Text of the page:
Lenore Anderson: I’ve spent the last 20 years working to reform crime policy across the United States. I’m an attorney and an advocate. I’ve worked in states as diverse as California, Michigan, Florida, and others. And in all of those places, most of the time we’re advocating for smart criminal justice reform, things like reducing incarceration and increasing crime prevention. This is the policy direction that most voters actually support, less incarceration, more prevention. But what I’ve seen in State House after State House is that it’s actually very difficult to win these changes because there’s this pervasive myth that you can either be for public safety or for criminal justice reform, but not both.
A lot of policy makers have this notion that tough justice has been about protecting victims, but what I’ve learned is that tough justice has actually hurt victims. It’s hurt the very people in whose name all of this mass incarceration policy has been enacted. And so what I wanted to do was write a book to tell that story. The book is really about the harms that have come to victims as a result of mass incarceration and the solutions that would work a whole lot better for public safety.
Christiane: So you’ve obviously got a lot of experience in the criminal justice system. What are some of the biggest misconceptions about public safety that you’ve noticed just over the course of your career?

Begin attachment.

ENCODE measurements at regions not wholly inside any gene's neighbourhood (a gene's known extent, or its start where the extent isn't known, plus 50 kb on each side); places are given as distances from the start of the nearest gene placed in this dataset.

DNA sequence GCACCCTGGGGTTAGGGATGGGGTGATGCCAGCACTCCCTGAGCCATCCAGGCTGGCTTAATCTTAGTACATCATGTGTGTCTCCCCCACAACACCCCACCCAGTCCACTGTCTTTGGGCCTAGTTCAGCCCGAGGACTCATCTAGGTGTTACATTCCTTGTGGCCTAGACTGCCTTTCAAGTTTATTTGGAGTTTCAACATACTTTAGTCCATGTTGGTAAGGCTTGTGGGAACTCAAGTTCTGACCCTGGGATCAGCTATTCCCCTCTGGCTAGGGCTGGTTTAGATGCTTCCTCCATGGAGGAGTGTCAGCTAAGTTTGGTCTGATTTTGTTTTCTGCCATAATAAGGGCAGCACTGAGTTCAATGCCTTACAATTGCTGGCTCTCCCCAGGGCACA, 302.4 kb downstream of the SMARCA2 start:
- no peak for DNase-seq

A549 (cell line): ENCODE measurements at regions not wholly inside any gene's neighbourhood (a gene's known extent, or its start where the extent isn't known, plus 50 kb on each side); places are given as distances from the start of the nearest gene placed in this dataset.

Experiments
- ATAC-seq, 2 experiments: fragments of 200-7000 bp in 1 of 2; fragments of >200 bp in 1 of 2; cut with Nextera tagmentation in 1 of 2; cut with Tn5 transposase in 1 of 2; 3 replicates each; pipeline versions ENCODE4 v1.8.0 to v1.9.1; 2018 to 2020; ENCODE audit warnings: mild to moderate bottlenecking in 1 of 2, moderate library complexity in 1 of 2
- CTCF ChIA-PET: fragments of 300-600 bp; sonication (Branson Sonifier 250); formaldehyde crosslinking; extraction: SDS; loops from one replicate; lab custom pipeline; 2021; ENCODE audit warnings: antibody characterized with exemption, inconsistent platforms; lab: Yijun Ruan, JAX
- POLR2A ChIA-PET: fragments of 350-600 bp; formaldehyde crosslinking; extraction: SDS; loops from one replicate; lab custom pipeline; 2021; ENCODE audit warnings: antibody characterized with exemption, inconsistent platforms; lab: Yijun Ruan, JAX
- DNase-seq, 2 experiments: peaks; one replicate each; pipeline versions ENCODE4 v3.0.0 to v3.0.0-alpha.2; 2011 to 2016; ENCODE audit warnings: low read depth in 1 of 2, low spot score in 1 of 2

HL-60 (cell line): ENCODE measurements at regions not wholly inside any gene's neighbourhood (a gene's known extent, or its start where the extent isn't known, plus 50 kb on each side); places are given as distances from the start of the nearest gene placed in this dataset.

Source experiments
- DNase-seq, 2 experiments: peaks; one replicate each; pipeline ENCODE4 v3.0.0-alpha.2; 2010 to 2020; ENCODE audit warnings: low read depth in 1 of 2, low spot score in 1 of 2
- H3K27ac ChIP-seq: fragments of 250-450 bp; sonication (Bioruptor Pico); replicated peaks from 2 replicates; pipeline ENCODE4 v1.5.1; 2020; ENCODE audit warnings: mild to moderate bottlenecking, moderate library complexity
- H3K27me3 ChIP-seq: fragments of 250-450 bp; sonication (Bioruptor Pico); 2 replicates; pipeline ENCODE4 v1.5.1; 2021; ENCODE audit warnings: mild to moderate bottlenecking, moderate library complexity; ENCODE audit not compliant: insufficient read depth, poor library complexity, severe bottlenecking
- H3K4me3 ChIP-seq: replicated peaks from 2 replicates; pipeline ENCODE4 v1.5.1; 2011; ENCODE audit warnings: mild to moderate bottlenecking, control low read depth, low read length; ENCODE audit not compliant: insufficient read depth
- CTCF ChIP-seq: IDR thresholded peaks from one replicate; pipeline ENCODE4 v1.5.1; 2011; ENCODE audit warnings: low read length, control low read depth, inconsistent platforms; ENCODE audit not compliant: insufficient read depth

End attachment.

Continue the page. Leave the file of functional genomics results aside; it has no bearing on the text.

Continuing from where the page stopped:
Lenore Anderson: Well, there is a lot. And anyone who turns on a TV today, you’ll probably, if you’re seeing a political ad, it’s likely that it’s got some crime hysteria in it. Emotional fear-mongering-driven slogans have really been at the heart of criminal justice policy making for the last four decades. But what that hyperbole has done is really driven a lot of myths over facts, and ultimately it’s hurt our nation’s approach to public safety.
Let me tell you about just three of the most pervasive myths. The first is that more incarceration equals reduced crime. There’s really not a lot of evidence to back this up. Tougher and tougher sentences have not reduced a lot of the pervasive challenges like drug addiction or gang violence, for example. In fact, in 2014, the National Academy of Sciences came out with this enormous book, this comprehensive look at the impact of incarceration and concluded that lengthy sentences are not effective as a crime control measure.
There have been other studies that have piled up saying similar things. It’s not the amount of incarceration that really makes a difference for public safety, but there’s more and more evidence that prevention actually can be a difference maker. When we’re talking about prevention, we’re talking about things like community-based violence prevention, street outreach workers, crisis assistance centers, trauma recovery centers, even after school programs and clean and safe parks can be a difference maker.